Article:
Though the tea party wasn’t particularly enthused about Mitt Romney’s presidential candidacy during the primary, one tea party leader who was present at the inception of the movement says the tea party will get behind the former Massachusetts governor going into the general election.
“Absolutely, the tea party can and will support Mitt Romney in the general election, and with great energy in the door-to-door ground game,” said Michael Patrick Leahy, co-founder of The Nationwide Tea Party Coalition and author of the recently released book, “Covenant of Liberty: The Ideological Origins of the Tea Party Movement.”
“It’s important also to note that this is a strong sentiment at the local level — among the 3,000-plus local tea parties.”
“Though on the core values, Mitt Romney’s not as aligned with us as Michele Bachmann, he’s far superior to Barack Obama,” Leahy added.
“Our job in the tea party movement is to cautiously but vigorously befriend Romney, while reserving the right to encourage him — continuously — to align more closely with our core values. This encouragement to align has already begun, and it will continue through and beyond election day.”
Leahy also pushed back against the notion that the tea party is becoming increasingly irrelevant.
“[T]he tea party’s grassroots get-out-the-vote activities will be the deciding force of the 2012 presidential election,” he contested. (RELATED: Full coverage of the tea party movement)
“There are over 3,000 local tea parties around the country, and new tea parties are forming every day. The number of Americans who support the tea party movement — 66 million — is slightly higher than it was two years ago.”
“We’ve just changed our tactics,” he went on. “Instead of holding high-profile rallies, we’re focused on the nuts and bolts of building local get-out-the-vote organizations.”
Read the full interview with Leahy about his book and the state of the tea party movement below:
Why did you write the book?
I wrote “Covenant of Liberty” for two reasons.
First, I wanted to set forward the strong intellectual basis for the tea party movement. I wanted to show how deeply the movement and our three core values of constitutionally limited government, free markets and fiscal responsibility are rooted in the traditions of several centuries of Anglo-American liberty and the rule of law.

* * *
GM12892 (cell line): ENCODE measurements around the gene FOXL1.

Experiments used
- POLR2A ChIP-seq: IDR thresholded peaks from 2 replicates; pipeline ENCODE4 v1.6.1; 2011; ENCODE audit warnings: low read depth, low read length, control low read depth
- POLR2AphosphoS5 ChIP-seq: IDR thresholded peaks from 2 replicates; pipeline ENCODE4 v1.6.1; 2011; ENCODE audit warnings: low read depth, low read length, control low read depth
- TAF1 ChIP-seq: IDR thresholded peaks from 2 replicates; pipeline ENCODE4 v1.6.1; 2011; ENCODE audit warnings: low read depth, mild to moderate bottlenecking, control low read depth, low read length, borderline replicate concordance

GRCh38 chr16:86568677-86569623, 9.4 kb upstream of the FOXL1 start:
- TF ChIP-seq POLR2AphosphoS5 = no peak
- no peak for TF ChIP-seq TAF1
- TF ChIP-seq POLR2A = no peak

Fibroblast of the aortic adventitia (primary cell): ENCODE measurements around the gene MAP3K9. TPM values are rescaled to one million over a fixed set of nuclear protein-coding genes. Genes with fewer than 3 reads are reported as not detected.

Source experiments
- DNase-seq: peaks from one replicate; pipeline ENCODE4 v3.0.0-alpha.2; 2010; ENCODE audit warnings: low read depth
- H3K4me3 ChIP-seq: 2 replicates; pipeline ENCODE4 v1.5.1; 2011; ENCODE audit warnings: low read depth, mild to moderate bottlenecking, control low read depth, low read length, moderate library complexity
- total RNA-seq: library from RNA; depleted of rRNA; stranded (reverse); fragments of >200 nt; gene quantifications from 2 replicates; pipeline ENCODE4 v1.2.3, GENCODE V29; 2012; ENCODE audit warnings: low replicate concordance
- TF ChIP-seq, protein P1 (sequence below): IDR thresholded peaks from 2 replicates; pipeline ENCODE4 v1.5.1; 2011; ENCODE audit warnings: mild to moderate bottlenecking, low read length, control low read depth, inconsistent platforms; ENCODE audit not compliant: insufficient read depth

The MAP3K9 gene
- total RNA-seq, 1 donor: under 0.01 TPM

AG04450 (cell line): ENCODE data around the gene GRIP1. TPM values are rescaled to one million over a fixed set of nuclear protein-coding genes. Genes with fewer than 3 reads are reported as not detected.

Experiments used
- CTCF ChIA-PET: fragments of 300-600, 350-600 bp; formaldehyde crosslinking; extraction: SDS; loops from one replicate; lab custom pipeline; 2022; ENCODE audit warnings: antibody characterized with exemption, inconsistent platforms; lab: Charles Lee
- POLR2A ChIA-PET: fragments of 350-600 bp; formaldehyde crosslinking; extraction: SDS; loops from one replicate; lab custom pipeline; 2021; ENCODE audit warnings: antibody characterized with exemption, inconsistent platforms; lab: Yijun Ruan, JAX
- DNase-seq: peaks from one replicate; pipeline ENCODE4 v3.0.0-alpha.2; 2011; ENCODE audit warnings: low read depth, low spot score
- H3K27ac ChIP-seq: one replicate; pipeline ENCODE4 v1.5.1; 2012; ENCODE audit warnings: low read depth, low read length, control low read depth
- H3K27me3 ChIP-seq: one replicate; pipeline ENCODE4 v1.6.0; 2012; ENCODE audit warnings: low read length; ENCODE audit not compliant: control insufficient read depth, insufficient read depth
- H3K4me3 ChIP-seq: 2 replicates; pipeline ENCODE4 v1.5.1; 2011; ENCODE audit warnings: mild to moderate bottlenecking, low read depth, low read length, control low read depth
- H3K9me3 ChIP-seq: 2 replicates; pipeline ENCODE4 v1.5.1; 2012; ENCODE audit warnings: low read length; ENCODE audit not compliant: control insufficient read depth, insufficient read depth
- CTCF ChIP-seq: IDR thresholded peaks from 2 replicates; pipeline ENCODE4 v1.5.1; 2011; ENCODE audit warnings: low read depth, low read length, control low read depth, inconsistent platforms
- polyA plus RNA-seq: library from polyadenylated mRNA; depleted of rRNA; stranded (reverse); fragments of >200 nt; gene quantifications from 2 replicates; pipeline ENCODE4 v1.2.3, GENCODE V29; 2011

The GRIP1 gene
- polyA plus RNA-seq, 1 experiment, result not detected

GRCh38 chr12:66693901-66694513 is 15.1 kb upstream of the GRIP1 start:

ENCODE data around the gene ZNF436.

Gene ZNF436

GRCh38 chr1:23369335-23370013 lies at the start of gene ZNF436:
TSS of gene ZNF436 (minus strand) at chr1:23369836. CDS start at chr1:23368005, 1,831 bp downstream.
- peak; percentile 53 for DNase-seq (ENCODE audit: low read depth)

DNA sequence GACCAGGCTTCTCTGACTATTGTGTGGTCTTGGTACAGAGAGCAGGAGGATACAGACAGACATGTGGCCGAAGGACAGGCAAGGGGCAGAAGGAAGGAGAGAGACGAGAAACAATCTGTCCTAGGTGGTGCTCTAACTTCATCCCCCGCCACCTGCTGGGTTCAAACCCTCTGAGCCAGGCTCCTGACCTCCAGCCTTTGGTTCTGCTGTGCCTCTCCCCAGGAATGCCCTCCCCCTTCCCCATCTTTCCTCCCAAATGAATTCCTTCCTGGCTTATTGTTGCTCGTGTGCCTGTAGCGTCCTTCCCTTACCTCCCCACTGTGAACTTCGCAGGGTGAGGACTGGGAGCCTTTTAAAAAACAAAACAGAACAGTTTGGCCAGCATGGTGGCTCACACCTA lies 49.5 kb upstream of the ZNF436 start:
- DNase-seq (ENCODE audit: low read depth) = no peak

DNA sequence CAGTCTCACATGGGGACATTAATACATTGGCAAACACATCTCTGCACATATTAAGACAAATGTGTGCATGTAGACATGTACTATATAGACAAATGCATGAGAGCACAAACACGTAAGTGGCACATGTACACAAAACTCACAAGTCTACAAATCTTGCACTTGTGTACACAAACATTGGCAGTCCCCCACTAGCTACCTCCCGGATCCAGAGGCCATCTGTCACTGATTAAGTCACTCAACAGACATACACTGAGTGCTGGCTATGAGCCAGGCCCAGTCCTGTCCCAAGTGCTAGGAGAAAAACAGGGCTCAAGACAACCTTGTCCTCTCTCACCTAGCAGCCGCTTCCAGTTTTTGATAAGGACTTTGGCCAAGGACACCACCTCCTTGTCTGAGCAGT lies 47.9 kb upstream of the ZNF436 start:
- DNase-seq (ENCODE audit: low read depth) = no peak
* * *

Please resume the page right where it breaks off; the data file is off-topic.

Second, I wanted to make sure that the true story of how the tea party movement was launched in 2009 was documented, for both the historical record and for people who are either currently part of it or are generally interested in learning about it.
I know that story because I was right at the center of things. I helped launch the movement.
A number of books have been written by biased and intellectually dishonest academics and journalists whose purpose has been to promote a false narrative about the movement. Many of these are propagandists of the first order, and I felt it was important that the truth about the movement needed to be told, even if the usual suspects on the left pay no attention to that truth.
What do you believe are the underlying core principles of the tea party movement?
Our three core values are constitutionally limited government, free markets and fiscal responsibility. Social issues are not in the equation, and haven’t been from the start.
I write in my book, “Covenant of Liberty,” about how we arrived at these three core values.
During December 2008 and January 2009, our group at Top Conservatives on Twitter developed a statement of purpose. We took the five pillars from the Heritage Foundation as a starting point. We removed one of those five pillars — a strong national defense — because we thought it was a subset of constitutionally limited government. We removed another of those five pillars — traditional values — because it was highly subjective and it was very clear that among the thousand-plus members of Top Conservatives on Twitter, there was no consensus as to what “traditional values” meant.